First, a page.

in Photo 1 and Photo 2. This sensor is essentially a small
‘fan’ with magnetic tips that spin past the Hall effect
device when water flows through the sensor body. The
sensor is provided an operating voltage of 5 VDC and
returns a square wave signal that corresponds to the water
flow. This signal in connected to RA2 which is configured
to act as an external interrupt.
The first step in developing the software was getting
real world values for the water flow in all the zones of my
irrigation system. This was accomplished by writing code
that just counted the number of pulses in one second and
displayed the result on the LCD. These results were
verified by an oscilloscope as shown in Photo 3.
The values from zone 1 were a ‘normal’ reading of 71
cps, and 89 cps when an unused port of a two-port
manifold was opened. This represents a typical problem of
a drip tube leaking or being blown off a manifold
connection with the resultant increase in water flow.
The Irrigation Watch is configured to remember the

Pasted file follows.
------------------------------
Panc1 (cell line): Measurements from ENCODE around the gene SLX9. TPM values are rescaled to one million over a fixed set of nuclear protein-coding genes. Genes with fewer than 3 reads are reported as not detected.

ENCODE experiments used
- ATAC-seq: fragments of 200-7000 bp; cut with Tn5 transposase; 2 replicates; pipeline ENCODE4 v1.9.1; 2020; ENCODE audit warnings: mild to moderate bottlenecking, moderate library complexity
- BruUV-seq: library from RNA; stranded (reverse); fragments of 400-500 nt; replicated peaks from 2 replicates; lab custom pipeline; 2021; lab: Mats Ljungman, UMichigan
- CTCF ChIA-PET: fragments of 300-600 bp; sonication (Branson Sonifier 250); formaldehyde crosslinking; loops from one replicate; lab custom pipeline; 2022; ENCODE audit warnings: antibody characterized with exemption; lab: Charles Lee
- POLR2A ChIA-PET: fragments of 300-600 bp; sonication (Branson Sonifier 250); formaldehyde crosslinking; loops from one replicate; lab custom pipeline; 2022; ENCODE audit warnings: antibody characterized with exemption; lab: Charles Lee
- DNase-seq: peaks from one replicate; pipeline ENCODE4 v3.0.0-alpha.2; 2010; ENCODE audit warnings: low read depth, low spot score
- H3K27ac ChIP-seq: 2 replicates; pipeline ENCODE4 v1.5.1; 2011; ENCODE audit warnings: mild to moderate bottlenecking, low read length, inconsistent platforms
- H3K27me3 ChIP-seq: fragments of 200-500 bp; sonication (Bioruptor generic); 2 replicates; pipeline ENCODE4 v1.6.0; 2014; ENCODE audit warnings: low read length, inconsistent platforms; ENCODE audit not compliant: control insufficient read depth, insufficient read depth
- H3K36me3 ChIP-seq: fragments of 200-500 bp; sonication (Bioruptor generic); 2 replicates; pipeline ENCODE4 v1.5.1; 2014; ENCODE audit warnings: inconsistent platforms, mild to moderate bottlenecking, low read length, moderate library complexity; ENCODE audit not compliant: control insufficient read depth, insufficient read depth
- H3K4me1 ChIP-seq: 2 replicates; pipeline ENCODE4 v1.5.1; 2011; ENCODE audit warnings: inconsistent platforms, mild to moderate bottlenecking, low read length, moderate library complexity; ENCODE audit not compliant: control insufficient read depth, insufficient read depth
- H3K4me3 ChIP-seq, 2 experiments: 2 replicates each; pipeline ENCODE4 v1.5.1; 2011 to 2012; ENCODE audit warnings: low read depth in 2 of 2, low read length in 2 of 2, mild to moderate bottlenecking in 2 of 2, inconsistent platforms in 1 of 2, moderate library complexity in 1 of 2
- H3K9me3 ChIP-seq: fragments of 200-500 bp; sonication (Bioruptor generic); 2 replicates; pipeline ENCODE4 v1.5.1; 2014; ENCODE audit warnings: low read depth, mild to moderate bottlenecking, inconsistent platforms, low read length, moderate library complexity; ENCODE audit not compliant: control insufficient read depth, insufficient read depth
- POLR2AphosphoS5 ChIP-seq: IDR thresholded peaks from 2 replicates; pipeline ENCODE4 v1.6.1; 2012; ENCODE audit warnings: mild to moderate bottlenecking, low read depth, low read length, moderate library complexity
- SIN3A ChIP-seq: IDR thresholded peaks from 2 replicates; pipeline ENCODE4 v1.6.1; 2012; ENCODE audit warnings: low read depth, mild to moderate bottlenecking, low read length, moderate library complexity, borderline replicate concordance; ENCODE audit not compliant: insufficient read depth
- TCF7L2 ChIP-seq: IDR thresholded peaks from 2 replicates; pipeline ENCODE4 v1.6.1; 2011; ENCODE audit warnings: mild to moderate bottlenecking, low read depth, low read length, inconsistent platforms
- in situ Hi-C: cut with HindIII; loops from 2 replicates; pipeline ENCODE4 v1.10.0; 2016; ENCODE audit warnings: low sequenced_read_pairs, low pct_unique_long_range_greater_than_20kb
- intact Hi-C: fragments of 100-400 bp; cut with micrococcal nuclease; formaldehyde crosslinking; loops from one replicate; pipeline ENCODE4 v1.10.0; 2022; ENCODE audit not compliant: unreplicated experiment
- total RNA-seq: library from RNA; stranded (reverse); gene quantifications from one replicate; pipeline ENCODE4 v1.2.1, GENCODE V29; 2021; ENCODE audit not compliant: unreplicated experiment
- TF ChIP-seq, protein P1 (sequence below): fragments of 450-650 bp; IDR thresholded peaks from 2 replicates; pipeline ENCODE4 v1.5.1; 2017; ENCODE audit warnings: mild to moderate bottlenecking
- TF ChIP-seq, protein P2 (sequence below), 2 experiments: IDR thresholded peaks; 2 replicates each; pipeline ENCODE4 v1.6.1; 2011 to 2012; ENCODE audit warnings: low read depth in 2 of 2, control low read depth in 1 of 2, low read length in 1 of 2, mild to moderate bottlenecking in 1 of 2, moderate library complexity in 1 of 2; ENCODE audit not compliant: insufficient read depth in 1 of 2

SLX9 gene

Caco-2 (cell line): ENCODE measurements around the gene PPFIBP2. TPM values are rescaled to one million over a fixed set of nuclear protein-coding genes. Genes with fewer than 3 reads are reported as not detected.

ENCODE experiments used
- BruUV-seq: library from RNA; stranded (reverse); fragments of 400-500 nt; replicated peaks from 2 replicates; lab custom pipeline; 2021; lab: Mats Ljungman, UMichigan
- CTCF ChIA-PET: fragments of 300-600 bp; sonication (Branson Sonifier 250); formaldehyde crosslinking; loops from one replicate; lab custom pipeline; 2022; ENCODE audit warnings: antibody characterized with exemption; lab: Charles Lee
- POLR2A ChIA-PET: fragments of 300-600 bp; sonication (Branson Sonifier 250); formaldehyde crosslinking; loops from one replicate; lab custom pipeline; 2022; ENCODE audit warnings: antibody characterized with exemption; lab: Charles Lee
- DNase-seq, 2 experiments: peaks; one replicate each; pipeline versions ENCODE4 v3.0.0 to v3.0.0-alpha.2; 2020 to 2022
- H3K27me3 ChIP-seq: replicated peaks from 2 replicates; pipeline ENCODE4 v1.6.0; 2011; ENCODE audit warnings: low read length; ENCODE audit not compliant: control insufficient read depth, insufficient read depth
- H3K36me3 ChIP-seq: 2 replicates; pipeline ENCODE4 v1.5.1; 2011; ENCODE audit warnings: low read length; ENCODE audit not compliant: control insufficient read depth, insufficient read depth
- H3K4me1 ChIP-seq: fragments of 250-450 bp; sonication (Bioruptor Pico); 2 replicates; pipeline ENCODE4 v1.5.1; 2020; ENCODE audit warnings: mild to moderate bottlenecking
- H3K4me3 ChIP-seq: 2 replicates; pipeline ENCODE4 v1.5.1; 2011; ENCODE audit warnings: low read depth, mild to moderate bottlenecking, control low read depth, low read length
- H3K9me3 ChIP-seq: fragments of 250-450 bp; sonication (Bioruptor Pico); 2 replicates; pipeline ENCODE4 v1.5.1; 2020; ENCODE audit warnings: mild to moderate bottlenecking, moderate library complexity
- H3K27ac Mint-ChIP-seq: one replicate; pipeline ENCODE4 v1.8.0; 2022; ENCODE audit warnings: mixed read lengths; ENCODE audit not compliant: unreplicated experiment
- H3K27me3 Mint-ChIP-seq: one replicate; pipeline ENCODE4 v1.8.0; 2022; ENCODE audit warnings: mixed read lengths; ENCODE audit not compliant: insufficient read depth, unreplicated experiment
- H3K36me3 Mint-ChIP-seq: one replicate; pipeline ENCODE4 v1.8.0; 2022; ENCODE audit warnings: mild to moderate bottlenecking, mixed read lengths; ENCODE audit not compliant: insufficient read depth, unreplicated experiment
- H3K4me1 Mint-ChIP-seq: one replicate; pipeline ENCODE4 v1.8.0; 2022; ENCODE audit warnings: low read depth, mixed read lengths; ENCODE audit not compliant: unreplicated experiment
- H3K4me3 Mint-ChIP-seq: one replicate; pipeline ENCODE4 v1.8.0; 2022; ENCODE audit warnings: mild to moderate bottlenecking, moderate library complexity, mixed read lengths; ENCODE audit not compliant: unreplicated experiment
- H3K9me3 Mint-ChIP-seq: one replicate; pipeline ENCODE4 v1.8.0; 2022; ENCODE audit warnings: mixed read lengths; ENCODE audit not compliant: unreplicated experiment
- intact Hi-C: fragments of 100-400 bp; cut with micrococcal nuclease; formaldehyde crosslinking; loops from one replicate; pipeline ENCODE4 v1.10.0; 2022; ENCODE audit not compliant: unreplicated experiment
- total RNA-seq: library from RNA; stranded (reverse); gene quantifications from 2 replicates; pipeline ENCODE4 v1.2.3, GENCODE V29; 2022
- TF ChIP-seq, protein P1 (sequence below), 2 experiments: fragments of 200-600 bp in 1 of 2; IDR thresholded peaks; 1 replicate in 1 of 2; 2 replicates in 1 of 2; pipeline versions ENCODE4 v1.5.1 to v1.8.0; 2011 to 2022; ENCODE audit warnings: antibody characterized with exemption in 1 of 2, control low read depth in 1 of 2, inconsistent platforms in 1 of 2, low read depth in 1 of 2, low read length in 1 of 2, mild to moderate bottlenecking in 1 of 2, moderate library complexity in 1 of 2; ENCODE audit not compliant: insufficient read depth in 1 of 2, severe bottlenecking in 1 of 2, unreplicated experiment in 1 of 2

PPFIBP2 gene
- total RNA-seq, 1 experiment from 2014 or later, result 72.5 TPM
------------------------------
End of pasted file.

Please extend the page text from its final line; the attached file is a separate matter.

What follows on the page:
‘normal’ cycles per second value, plus a few extra cps in
EEPROM. This limit is then compared with the flow when
that zone is
activated by the
controller and — if
exceeded — will
trigger an alarm
will also trigger an
alarm condition if
there is water flow
without a zone
pipe before the irrigation valves or an irrigation valve that
is not shutting off (causing that high water bill).
In order to develop the software for the Irrigation
Watch without running water through the irrigation
system, I developed a simulator for the X-Core unit and
the water flow sensor. This simulator used another
PIC16F1829; the schematic is shown in Figure 2. It
features four outputs that provide the zone inputs to the
Irrigation Watch PIC and a square wave output to simulate
the flow sensor.
The flow sensor frequency is controlled by the voltage
from a pot connected to a simulator PIC input configured
as an ADC (Analog-to-Digital Converter). The simulator
also has five weak pull-up inputs used to start the four
zones and one to start water flow simulation without a
zone input to the Irrigation Watch. The prototype circuit is
shown in Photo 4; the Irrigation Watch PIC is on the left,
while the simulator PIC is on the right.
Power input to the Irrigation Watch is five volts at 50
■ FIGURE 2.
■ PHOTO 3. Reading real world values for one of the
irrigation zones. An oscilloscope verifies what is on
the LCD display.
■ PHOTO 4. The prototyped circuit with the Irrigation
Watch PIC on the left, simulator PIC at right, reset
switch, and testing key pad on the left. Flow rate is
converted from counts per second to gallons per
minute in software.
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